Chapter 8. Measuring the Transfer Function
If we have a good theoretical model for the system under consideration, then we can derive the transfer function directly from the model by calculating the Laplace transform of the differential equation that describes the system dynamics. More often than not, however, there won’t be a good analytical model. In those cases, we will have to measure the transfer function in a process known as system identification. Even if we have a good model, we will still need to perform some measurements to “fit” the model’s parameters.
There are basically two different questions we need to ask.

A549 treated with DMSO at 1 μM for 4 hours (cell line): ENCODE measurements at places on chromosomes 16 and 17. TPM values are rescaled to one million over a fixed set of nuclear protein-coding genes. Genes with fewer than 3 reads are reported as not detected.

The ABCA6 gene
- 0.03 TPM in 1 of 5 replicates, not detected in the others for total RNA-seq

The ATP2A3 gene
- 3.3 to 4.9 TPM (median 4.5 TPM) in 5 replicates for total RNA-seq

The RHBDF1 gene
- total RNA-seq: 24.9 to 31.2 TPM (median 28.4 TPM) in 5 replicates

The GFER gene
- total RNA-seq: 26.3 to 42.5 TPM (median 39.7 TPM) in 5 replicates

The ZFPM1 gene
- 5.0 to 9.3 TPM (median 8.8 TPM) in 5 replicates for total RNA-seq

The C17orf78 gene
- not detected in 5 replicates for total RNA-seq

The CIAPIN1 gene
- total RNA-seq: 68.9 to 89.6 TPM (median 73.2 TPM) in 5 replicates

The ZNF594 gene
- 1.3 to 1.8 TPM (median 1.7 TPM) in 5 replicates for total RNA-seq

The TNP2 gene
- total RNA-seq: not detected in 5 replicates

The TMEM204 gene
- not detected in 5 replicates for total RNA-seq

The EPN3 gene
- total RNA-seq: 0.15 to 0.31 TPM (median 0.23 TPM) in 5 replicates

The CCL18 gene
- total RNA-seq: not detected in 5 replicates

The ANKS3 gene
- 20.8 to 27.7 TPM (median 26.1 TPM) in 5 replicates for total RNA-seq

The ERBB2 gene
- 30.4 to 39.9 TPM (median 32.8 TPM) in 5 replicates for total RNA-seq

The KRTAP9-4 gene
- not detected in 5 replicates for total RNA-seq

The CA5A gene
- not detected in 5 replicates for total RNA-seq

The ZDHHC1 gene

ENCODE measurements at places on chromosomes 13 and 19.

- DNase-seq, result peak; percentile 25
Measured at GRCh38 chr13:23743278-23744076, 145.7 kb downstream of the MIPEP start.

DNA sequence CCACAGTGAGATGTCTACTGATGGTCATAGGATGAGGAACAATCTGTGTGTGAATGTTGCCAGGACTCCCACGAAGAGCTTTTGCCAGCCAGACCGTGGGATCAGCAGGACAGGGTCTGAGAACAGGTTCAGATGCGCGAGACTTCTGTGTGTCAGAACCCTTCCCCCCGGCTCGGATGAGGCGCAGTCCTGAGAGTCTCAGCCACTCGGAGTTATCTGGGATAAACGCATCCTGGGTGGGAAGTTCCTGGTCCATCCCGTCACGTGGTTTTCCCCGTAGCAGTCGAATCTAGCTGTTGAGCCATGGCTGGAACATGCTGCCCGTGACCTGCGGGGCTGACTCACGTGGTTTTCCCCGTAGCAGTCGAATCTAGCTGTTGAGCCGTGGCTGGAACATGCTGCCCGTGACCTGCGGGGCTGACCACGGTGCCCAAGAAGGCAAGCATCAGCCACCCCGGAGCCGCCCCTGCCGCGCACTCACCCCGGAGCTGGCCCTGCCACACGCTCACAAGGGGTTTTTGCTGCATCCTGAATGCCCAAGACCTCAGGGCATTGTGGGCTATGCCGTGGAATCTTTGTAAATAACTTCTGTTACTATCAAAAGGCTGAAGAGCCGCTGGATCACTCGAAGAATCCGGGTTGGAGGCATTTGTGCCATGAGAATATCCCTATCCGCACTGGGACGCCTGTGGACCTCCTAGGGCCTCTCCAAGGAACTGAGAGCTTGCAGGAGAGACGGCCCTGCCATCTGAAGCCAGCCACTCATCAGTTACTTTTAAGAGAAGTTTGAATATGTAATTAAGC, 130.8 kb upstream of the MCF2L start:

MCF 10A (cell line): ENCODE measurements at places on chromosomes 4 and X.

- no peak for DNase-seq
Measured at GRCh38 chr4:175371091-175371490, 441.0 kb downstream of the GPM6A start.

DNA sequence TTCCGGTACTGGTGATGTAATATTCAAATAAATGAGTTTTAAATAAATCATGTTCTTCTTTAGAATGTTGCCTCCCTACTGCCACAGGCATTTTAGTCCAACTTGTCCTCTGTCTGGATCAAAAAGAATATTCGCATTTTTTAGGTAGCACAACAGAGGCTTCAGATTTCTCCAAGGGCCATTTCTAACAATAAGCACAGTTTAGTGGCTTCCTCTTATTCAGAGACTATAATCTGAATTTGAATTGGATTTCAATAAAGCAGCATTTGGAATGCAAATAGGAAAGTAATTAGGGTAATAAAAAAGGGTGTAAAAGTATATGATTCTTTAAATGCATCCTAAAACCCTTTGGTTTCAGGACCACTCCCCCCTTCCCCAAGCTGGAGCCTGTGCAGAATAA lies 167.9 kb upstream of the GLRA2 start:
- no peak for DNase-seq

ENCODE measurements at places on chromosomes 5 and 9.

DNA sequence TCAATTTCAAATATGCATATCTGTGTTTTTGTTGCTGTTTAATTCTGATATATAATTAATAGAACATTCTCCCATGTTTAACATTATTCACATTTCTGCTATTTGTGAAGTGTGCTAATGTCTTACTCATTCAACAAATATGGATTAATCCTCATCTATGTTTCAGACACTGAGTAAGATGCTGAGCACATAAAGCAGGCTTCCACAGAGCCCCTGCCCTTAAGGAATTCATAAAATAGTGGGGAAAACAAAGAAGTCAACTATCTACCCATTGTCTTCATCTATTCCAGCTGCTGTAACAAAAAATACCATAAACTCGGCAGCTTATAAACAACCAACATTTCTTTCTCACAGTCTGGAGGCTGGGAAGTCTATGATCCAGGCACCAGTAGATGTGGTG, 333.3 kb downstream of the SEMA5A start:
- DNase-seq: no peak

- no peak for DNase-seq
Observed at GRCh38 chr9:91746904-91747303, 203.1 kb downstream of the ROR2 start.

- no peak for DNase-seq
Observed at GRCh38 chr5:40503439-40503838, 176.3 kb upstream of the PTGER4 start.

- Static input/output relation:
If an input change of a certain size is applied, what’s the size and direction of the ultimate change in process output?
- Dynamic process response:
If an input change is applied suddenly, how long does it take for the system to respond?
These are the basic questions we want to answer through observations. The answer to the first one is captured in the static process characteristic, the answer to the second in the dynamic process reaction curve or plant signature.
All measurements are done in an open-loop arrangement, and without a controller:
In that way, we can adjust the input in an arbitrary fashion as desired, so that we observe only the response of the system or plant alone.
Static Input/Output Relation: The Process Characteristic